When small-business owner Susana Serna wanted to expand her medical clinic into a larger office this year, she didn’t even try to land a bank loan. She knew she wouldn’t qualify.
Six alternatives to fund your small business
Small Business Administration microloan program: sba.gov/financialassistance/borrowers/guaranteed/mlp
Oregon Association of Minority Entrepreneurs: oame.org/page.cfm?TITLE=SBA
Shorebank Enterprise Cascadia: sbpac.com/bins/site/templates
Washington Linked Deposit Program for women and minorities: omwbe.wa.gov/financing/ldp
Washington Community Alliance for Self-Help: washingtoncash.org
MercyCorps Northwest: mercycorpsnw.org
Susana Serna’s six tips for using alternative funding
Explore different options. It helps to be Internet-savvy.
Talk to SCORE or other small-business counselors.
Don’t be offended if someone asks to see your finances.
Take care of yourself: Make sure the loan you’re seeking won’t overburden your own finances.
Network. Always carry a business card in your pocket.
Set up a website and a Facebook page; it helps to show lenders that you advertise online.
Instead, Serna combed the Internet for alternative financing and found MercyCorps Northwest, the domestic affiliate of the Portland-based international disaster relief organization. It runs a small-business loan program for residents of Oregon and Washington who don’t qualify for traditional loans.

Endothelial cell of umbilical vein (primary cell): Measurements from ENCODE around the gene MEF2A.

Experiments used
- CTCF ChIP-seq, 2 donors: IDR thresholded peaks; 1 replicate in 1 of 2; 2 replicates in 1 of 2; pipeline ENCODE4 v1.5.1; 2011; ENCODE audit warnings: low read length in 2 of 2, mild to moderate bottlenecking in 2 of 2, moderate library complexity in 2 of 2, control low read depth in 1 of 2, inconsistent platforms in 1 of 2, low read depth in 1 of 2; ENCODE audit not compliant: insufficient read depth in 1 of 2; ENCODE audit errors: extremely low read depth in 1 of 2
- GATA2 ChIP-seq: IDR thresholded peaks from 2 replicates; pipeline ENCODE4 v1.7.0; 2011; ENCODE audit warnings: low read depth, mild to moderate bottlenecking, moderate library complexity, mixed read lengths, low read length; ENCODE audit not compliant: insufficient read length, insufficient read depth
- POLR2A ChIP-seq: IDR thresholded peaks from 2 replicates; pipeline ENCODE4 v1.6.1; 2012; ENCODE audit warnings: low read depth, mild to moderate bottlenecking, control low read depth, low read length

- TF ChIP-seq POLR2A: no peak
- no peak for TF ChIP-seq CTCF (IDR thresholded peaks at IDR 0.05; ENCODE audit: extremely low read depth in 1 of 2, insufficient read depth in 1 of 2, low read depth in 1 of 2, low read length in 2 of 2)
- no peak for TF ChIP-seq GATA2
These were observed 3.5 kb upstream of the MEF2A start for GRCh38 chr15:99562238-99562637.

MercyCorps and a handful of other nonprofits or government programs in the Portland metro area continue to lend to small businesses, even as bank financing and other alternatives such as home equity lines of credit or credit cards have become much harder for business owners to qualify for, said Doug Cooper, assistant director of MercyCorps Northwest. The loans, in amounts ranging from $500 to $50,000, help businesses buy equipment, make improvements or repairs and fund expansions.
Still, getting a loan from MercyCorps or other alternative funders isn’t easy. MercyCorps, for example, requires that its applicants meet a long list of qualifications, including income restrictions, a good credit history and a feasible business plan. Borrowers must also go through training before and after they receive the loan.
“We have to know they’ll make good use of the dollars and they’ll pay it back,” Cooper said.
Time to upgrade
Serna, a nurse practitioner, started her practice five years ago to escape the high patient load and inflexible work hours of a larger medical clinic. She opened the Clinica de Salud Familiar in a 100-square-foot space in Vancouver in 2005 with one exam table, a desk and a handful of patients. The business name means “family health clinic” in Spanish.
Her business model is unusual: She doesn’t accept health insurance and instead charges her patients a flat $55 fee for regular check-ups and routine procedures and posts a list of prices for more complicated exams that involve laboratory testing. This has helped her keep overhead costs down and provide affordable care for uninsured patients.
A native of Mexico, she caters to Spanish-only speakers, who comprise about 40 percent of her clientele. Many of her patients are also small-business owners with catastrophic health insurance coverage who need a less-expensive alternative to a doctor’s office for everyday medical care.
The demand for “safety net” medical care has grown in Clark County as the unemployment rate has skyrocketed. Serna saw her patient volume grow by 55 percent in 2009 and it’s on pace to grow another 30 percent this year, she said.